By Chaminda Jayanetti

There was a hushed awe in the response to this week's Labour conference from Jeremy Corbyn's detractors. Having previously been able to snark and snipe at the succession of mishaps, misadventures and self-inflicted rows that have marked his leadership – interrupted only by last year's general election – this time, for the first time, the tone was one of fearful regard.

'He really wants power', came the words like a revelation, as if the leader of the opposition might be expected to be in it for the money, or the friends, or the ride. Who is it who fights their way to the front of the queue, only to decide not to get on the bus?

But after a conference in which the leadership manoeuvred its way past its Brexit turmoil, popularised the state-led appropriation of corporate ownership stakes, and rounded off by aiming a party political broadcast like a laser beam at crucial swing voters in English towns, it is clear that Corbyn and McDonnell not only want power – they want a mandate for radical change.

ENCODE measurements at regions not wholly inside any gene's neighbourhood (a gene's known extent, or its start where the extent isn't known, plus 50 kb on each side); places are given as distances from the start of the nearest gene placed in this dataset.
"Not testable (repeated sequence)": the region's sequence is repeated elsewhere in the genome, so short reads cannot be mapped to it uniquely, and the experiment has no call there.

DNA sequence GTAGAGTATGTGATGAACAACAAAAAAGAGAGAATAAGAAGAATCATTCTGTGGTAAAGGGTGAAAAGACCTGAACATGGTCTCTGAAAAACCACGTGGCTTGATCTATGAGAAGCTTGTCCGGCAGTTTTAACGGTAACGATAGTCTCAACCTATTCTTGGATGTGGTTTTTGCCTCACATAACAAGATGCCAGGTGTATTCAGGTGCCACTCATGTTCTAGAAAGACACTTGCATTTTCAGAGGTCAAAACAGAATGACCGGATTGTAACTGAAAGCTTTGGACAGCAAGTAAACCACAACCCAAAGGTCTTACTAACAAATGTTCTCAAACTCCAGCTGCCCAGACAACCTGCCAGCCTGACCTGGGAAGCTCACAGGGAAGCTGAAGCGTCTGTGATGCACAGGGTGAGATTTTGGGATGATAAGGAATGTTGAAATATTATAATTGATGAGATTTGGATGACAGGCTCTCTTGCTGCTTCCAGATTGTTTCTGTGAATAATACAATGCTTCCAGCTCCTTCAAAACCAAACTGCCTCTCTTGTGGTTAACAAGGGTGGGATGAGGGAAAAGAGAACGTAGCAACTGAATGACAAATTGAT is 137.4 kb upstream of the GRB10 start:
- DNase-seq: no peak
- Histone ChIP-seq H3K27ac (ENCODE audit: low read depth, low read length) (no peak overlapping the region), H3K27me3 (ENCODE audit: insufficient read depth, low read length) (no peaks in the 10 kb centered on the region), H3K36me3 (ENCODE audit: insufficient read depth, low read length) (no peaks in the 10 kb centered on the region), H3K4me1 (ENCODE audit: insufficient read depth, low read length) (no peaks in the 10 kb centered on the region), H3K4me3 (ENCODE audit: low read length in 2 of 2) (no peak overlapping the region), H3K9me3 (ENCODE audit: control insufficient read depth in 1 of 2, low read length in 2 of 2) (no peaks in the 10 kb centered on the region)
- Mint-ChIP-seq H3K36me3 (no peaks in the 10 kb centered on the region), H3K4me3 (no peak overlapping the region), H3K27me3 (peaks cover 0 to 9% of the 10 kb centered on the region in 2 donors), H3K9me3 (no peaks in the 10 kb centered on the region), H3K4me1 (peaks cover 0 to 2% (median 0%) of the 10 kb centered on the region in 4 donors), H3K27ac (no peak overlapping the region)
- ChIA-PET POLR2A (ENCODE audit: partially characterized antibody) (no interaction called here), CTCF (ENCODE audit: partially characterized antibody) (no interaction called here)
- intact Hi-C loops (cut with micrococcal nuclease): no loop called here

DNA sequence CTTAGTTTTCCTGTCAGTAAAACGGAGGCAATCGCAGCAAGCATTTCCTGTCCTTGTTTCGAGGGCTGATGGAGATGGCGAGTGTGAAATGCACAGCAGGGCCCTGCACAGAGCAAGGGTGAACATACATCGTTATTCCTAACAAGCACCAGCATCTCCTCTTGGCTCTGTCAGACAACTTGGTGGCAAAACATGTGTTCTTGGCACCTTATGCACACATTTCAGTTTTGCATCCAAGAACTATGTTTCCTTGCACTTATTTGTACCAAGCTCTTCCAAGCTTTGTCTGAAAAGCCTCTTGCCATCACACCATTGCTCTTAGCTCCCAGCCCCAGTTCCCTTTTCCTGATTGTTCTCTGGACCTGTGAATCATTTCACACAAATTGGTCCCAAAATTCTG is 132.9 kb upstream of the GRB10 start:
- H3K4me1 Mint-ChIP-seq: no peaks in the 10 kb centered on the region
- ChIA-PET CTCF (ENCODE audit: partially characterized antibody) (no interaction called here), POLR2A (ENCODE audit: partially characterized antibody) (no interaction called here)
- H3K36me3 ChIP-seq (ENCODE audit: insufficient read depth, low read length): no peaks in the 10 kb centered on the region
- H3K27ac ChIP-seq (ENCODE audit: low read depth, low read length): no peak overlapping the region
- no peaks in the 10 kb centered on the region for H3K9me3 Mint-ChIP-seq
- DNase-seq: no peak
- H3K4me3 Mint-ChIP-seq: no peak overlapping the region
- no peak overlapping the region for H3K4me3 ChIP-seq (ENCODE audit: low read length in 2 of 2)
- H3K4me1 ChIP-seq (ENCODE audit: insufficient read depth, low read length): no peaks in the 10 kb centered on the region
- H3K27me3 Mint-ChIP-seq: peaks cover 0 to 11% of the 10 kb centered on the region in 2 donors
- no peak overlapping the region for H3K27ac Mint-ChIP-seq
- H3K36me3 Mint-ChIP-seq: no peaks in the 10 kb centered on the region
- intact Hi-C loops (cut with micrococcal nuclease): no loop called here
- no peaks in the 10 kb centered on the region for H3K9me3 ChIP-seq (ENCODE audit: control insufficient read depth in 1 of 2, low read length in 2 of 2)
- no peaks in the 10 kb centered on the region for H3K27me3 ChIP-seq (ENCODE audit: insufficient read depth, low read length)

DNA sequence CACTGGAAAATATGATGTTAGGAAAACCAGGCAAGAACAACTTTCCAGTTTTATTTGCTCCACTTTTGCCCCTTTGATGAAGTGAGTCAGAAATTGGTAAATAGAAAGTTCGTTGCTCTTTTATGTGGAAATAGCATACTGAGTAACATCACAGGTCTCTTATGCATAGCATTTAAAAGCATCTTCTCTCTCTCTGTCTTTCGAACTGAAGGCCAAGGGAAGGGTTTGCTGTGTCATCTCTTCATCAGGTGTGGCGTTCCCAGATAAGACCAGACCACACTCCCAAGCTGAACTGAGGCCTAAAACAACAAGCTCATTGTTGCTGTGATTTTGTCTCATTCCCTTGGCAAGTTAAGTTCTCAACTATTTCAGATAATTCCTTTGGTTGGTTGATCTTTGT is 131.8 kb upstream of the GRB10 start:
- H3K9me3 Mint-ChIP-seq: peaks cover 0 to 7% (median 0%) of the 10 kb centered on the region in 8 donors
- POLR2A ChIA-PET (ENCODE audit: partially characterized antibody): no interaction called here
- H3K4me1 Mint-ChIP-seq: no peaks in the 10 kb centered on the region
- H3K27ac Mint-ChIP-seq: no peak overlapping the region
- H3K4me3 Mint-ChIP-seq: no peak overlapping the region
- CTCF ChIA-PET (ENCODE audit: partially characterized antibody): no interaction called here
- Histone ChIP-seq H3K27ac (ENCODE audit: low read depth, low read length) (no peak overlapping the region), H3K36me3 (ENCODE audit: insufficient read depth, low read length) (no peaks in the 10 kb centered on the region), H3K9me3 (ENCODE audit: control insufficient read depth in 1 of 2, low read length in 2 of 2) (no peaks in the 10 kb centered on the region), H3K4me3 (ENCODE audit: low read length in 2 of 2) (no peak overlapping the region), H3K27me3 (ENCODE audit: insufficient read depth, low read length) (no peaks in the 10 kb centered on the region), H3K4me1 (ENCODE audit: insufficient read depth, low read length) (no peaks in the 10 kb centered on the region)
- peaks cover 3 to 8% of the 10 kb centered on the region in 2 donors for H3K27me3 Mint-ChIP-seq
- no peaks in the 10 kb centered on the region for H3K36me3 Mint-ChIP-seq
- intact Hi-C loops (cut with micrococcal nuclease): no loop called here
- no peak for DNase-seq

And the old guard, the ancient regime presiding over the status quo, are fearful. In fact, one senses they are quietly petrified as the earth moves beneath their feet. But what are they so worried about? Cynics would say they fear irrelevance. More ideologically, right-wing attacks cast higher public spending as dangerous extremism, usually with the name 'Venezuela' scattered on top like chocolate sprinkles. More credibly, some are concerned by Corbyn's foreign policy stances and his attitude towards anti-Semitism.